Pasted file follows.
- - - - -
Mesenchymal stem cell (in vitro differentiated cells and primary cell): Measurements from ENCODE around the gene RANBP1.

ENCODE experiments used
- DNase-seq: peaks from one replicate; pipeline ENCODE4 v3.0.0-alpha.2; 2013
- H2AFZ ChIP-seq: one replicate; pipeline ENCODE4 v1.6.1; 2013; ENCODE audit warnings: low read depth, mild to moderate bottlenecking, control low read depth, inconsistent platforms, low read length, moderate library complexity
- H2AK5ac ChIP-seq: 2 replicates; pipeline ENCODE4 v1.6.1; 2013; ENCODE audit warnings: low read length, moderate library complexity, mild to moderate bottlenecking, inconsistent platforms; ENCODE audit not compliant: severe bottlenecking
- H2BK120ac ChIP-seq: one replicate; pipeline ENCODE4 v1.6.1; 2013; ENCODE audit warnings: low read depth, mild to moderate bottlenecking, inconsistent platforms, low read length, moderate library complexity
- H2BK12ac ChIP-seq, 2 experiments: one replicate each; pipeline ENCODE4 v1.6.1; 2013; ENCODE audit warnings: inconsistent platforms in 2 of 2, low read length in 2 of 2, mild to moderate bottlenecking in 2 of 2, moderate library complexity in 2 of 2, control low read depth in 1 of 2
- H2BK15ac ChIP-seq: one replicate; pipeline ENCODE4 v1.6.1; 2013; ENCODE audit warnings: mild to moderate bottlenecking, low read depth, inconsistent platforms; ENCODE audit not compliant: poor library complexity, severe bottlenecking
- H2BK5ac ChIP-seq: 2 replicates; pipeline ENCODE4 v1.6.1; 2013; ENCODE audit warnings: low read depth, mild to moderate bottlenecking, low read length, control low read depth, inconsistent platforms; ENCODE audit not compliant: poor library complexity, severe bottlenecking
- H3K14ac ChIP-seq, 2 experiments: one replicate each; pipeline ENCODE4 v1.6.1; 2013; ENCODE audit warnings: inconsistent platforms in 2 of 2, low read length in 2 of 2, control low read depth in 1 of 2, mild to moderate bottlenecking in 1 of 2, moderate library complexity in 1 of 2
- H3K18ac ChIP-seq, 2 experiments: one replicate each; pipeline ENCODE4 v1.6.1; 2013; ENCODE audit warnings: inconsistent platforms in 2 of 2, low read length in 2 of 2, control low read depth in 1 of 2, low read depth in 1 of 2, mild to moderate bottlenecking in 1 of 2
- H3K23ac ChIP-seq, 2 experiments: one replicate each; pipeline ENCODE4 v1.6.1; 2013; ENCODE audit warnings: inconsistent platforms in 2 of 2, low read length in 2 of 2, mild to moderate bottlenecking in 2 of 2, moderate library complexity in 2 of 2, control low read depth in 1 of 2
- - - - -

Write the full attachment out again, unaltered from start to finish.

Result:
Mesenchymal stem cell (in vitro differentiated cells and primary cell): Measurements from ENCODE around the gene RANBP1.

ENCODE experiments used
- DNase-seq: peaks from one replicate; pipeline ENCODE4 v3.0.0-alpha.2; 2013
- H2AFZ ChIP-seq: one replicate; pipeline ENCODE4 v1.6.1; 2013; ENCODE audit warnings: low read depth, mild to moderate bottlenecking, control low read depth, inconsistent platforms, low read length, moderate library complexity
- H2AK5ac ChIP-seq: 2 replicates; pipeline ENCODE4 v1.6.1; 2013; ENCODE audit warnings: low read length, moderate library complexity, mild to moderate bottlenecking, inconsistent platforms; ENCODE audit not compliant: severe bottlenecking
- H2BK120ac ChIP-seq: one replicate; pipeline ENCODE4 v1.6.1; 2013; ENCODE audit warnings: low read depth, mild to moderate bottlenecking, inconsistent platforms, low read length, moderate library complexity
- H2BK12ac ChIP-seq, 2 experiments: one replicate each; pipeline ENCODE4 v1.6.1; 2013; ENCODE audit warnings: inconsistent platforms in 2 of 2, low read length in 2 of 2, mild to moderate bottlenecking in 2 of 2, moderate library complexity in 2 of 2, control low read depth in 1 of 2
- H2BK15ac ChIP-seq: one replicate; pipeline ENCODE4 v1.6.1; 2013; ENCODE audit warnings: mild to moderate bottlenecking, low read depth, inconsistent platforms; ENCODE audit not compliant: poor library complexity, severe bottlenecking
- H2BK5ac ChIP-seq: 2 replicates; pipeline ENCODE4 v1.6.1; 2013; ENCODE audit warnings: low read depth, mild to moderate bottlenecking, low read length, control low read depth, inconsistent platforms; ENCODE audit not compliant: poor library complexity, severe bottlenecking
- H3K14ac ChIP-seq, 2 experiments: one replicate each; pipeline ENCODE4 v1.6.1; 2013; ENCODE audit warnings: inconsistent platforms in 2 of 2, low read length in 2 of 2, control low read depth in 1 of 2, mild to moderate bottlenecking in 1 of 2, moderate library complexity in 1 of 2
- H3K18ac ChIP-seq, 2 experiments: one replicate each; pipeline ENCODE4 v1.6.1; 2013; ENCODE audit warnings: inconsistent platforms in 2 of 2, low read length in 2 of 2, control low read depth in 1 of 2, low read depth in 1 of 2, mild to moderate bottlenecking in 1 of 2
- H3K23ac ChIP-seq, 2 experiments: one replicate each; pipeline ENCODE4 v1.6.1; 2013; ENCODE audit warnings: inconsistent platforms in 2 of 2, low read length in 2 of 2, mild to moderate bottlenecking in 2 of 2, moderate library complexity in 2 of 2, control low read depth in 1 of 2